Have you heard the one about the Swiss, the Spaniard, the Scotsman and the Serbian?
Apart from being a nightmare for anyone cursed with a lisp, the above sentence represents the elite of men's tennis. And the joke is on the United States.
The power base of the men's game is no longer stationed in North America, with the dwindling U.S. talent stocks rarely more apparent than right now.
Andy Roddick sits at No. 5 in the rankings and remains a consistent contender despite only having one Grand Slam title to his name. However, the epicenter of the sport has shifted to Europe, with Roger Federer, Rafael Nadal, Andy Murray and Novak Djokovic having sat tight in the leading four spots in the rankings for more than a year.
Why is it that heading into the U.S. Open on Monday, that of the American contingent, only Roddick has any kind of chance at glory?
"The rest of the world has just caught up," Roddick said. "Tennis is popular in this country, but there are so many other big sports. A lot of the best athletes go into football or basketball or whatever.
"In other countries it is not like that. Tennis is probably the second-most popular sport in the world, but not over here. It makes it difficult but U.S. tennis has not gone backward, the overall level has just gone through the roof."
Behind Roddick though, the rankings make for miserable reading. The fast-emerging Sam Querrey has soared to No. 22, making him the second-highest American, one slot ahead of James Blake. Mardy Fish is No. 26 but has pulled out of the Open with a rib injury, and no other American players occupy the top 50 and only five more make the top 100.
Contrast that with 20 years ago, when six U.S. players were in the top 10 and 30 in the top 100.
"It is a matter of how the game has changed," said coaching guru Nick Bollettieri, who welcomes pupils from all around the globe to his training academy in Florida. "Back then you didn't get kids from Serbia or Russia or countries like that rising to the elite level. The best coaching opportunities were over here and American players had a big advantage.
"That has all changed and you have these kids now who have great motivation and a desire to succeed. Tennis has evolved into a game where your background need not matter if you can get the right technical assistance and build a career for yourself."
There also is plenty of international strength on the women's side, but the success of the Williams sisters serves to highlight the drop-off in the success rate of the men.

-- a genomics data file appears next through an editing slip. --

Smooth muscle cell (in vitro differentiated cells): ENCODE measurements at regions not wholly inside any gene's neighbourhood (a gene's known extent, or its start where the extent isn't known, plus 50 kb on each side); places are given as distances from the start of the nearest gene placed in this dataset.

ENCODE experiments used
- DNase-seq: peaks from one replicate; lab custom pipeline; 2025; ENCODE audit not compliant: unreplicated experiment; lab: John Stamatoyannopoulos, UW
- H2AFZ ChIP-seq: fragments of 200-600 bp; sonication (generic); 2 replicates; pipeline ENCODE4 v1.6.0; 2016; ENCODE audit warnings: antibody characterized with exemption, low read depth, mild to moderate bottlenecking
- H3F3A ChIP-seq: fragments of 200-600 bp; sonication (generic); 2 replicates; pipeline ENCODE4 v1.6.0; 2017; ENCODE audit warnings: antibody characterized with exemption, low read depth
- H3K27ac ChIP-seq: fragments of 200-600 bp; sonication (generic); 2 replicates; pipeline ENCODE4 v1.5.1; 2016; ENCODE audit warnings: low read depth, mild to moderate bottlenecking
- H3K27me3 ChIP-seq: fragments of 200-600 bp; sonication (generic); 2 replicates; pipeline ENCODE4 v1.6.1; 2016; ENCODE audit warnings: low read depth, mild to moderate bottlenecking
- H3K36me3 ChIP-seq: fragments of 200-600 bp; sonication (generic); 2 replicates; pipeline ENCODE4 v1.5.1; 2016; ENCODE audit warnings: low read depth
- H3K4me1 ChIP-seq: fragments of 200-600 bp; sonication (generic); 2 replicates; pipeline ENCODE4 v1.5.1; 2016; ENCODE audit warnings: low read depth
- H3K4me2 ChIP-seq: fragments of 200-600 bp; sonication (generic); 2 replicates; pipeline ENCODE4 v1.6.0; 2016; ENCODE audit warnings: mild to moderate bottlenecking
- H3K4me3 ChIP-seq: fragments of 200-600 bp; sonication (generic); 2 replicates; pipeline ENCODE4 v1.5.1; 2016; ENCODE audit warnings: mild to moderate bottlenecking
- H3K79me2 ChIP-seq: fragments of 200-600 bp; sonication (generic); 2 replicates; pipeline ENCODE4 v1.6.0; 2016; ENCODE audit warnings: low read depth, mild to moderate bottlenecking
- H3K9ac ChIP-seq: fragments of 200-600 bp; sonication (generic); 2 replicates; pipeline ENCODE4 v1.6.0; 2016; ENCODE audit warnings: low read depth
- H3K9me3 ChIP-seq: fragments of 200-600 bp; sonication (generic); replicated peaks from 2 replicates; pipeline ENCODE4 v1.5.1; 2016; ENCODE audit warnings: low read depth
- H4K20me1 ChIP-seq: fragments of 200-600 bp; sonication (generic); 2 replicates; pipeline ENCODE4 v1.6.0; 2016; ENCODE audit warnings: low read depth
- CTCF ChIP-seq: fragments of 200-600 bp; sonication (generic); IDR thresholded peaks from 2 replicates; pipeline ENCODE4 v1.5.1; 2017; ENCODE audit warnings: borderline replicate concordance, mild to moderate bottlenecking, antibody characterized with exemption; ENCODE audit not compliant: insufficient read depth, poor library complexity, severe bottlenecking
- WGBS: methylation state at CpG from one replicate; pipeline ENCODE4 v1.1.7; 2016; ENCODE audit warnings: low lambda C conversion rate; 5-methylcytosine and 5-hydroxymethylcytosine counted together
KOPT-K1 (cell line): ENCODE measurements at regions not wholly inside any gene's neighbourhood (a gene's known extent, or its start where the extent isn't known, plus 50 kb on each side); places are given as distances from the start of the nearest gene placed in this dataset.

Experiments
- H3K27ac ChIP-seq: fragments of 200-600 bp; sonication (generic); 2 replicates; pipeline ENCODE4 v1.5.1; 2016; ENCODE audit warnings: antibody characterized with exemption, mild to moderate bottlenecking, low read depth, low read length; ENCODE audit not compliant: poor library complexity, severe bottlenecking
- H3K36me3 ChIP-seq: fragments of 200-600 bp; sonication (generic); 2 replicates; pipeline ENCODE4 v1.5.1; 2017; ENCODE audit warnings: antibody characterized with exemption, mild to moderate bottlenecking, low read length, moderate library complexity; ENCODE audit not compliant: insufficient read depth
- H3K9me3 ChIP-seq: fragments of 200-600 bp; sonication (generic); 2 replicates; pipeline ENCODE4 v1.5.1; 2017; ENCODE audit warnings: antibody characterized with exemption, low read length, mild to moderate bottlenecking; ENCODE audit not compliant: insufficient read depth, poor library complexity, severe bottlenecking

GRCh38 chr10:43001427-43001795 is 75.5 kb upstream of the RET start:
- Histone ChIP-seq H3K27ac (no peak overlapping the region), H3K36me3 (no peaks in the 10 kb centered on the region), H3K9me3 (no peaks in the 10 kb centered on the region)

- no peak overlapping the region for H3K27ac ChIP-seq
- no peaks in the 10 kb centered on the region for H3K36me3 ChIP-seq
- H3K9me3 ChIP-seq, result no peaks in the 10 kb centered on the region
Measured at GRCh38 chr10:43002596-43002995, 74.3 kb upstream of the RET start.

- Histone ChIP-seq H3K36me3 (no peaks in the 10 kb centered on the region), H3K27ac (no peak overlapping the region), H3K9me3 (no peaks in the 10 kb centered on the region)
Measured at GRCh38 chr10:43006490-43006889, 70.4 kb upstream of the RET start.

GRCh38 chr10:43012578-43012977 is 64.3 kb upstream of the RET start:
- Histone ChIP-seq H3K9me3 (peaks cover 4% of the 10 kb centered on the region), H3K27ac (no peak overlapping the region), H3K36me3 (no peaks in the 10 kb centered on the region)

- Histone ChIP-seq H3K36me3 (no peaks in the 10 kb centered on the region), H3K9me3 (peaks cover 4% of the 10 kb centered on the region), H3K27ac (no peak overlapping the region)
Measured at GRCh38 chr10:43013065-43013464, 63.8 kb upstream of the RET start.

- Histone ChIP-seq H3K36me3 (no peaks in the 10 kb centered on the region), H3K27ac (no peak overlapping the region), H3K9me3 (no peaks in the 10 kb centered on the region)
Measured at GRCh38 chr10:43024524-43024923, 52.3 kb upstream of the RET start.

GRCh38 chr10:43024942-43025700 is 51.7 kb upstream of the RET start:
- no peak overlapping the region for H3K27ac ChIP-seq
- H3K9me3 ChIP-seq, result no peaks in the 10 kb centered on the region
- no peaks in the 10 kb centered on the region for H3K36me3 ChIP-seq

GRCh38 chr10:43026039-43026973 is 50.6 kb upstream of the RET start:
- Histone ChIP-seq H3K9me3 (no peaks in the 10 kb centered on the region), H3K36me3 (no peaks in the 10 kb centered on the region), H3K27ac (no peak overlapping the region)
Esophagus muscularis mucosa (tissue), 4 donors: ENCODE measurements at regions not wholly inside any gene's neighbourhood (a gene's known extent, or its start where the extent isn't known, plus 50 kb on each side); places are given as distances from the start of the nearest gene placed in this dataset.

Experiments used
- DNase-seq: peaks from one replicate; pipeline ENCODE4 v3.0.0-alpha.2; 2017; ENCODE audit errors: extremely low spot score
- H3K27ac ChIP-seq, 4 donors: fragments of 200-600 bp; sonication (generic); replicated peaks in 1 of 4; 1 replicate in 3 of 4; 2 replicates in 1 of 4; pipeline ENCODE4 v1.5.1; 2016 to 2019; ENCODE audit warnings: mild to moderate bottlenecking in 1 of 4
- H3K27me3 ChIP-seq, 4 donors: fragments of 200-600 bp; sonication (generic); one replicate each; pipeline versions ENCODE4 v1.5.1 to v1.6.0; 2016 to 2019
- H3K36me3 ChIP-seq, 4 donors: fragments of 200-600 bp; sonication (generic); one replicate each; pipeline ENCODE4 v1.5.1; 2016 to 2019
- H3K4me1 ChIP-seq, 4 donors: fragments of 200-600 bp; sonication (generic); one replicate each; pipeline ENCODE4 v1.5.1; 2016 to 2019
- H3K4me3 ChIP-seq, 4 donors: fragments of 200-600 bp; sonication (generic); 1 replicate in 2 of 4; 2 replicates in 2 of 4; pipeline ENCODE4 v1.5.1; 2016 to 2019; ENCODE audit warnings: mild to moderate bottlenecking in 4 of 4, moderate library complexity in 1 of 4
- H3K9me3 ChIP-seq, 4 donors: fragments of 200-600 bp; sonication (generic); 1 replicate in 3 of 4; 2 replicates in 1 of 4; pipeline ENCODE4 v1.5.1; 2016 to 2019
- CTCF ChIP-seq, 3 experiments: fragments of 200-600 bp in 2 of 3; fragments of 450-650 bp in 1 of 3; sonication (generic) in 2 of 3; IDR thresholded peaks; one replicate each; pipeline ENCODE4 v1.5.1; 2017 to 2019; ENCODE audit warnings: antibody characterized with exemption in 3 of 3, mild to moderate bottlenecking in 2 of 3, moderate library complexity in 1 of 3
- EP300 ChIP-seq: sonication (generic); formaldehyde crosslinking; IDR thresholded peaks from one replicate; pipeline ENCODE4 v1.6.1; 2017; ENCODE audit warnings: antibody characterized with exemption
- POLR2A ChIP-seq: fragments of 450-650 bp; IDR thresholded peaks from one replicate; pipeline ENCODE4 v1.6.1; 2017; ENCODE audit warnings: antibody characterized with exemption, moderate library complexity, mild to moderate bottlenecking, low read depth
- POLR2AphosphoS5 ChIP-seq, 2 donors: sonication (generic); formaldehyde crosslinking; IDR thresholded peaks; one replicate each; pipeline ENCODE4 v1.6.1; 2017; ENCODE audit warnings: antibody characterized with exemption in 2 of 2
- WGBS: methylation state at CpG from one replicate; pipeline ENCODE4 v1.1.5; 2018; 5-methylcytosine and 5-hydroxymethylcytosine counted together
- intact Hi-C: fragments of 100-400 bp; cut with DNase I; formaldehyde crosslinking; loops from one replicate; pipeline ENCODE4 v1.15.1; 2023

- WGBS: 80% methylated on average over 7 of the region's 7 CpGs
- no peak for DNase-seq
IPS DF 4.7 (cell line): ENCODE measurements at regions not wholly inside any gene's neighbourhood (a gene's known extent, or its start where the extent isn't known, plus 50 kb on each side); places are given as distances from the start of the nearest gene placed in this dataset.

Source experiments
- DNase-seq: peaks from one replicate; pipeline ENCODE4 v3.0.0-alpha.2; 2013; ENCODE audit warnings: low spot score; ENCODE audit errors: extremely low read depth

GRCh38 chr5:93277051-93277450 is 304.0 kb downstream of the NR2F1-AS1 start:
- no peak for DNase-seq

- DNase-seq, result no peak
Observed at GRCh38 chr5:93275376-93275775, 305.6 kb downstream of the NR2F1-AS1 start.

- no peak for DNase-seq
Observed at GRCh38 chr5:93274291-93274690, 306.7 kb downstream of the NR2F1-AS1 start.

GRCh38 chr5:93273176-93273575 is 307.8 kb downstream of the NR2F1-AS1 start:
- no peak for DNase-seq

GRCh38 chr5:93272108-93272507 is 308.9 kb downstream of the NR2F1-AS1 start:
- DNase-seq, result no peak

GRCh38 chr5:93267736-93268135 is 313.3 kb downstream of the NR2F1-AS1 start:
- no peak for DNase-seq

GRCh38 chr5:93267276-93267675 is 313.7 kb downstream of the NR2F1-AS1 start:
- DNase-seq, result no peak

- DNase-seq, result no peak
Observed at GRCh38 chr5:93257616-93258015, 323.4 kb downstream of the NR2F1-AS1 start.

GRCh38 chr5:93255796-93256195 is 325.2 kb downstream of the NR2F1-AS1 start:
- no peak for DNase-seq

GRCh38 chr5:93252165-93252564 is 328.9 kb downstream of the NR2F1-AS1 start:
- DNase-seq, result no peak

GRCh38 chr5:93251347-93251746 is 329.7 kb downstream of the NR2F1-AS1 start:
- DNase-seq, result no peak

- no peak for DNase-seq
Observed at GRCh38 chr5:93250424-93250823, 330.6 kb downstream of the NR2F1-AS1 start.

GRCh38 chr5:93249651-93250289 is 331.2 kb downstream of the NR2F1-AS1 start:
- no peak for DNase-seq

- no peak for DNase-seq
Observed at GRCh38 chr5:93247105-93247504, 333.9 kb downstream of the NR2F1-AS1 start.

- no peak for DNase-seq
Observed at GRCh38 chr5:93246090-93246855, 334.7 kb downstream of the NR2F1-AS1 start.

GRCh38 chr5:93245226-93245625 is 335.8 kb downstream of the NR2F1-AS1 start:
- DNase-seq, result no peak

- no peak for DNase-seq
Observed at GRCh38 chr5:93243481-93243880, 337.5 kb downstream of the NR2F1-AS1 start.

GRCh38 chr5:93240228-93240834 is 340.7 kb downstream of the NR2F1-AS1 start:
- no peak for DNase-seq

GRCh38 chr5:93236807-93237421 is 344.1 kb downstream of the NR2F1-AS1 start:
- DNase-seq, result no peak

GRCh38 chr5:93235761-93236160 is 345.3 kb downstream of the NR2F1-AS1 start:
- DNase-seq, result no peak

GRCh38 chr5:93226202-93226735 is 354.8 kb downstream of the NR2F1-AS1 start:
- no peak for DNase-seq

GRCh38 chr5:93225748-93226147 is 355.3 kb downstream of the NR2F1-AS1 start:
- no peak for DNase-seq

Case in point: Roddick's triumph in the 2003 U.S. Open was the last time an American won a Slam, with 23 barren majors having elapsed in between. Meanwhile, each Williams sister has won multiple Slams in that time.
Some critics have argued American players no longer possess the hunger and desire to reach the very top, with comfortable livings to be made as a top-20 or top-30 player.
Querrey, who has reached tour finals but has only won one this year, insists the determination is still there.
"It is just so competitive," Querrey said. "I want to be as good as I can be and I am very pleased with the steps I have made. [But] anyone who tells you this is an easy way to make a living is kidding themselves.
"The overall standard is much higher than years ago – it is all about the strength in depth, which is outstanding. There are good American players coming through and I think there always will be, but people have to start lower down the pecking order and work their way up."
That's because tennis has gone global over the past two decades and this year's U.S. Open men's field includes players from Kazakhstan, Uzbekistan, Ecuador and Latvia.
"You see guys from everywhere," Roddick said. "And they can all play. You can't take anyone likely or say that any country is superior. It is down to the individual and what they are prepared to put in."
So has U.S. tennis gotten weaker or has the world caught up? A combination of both is probably closest to the truth, but one thing is for certain: If Roddick makes a dramatic breakthrough and adds a second Slam title Sept. 13, few would be talking about the weakness of American men's tennis any longer.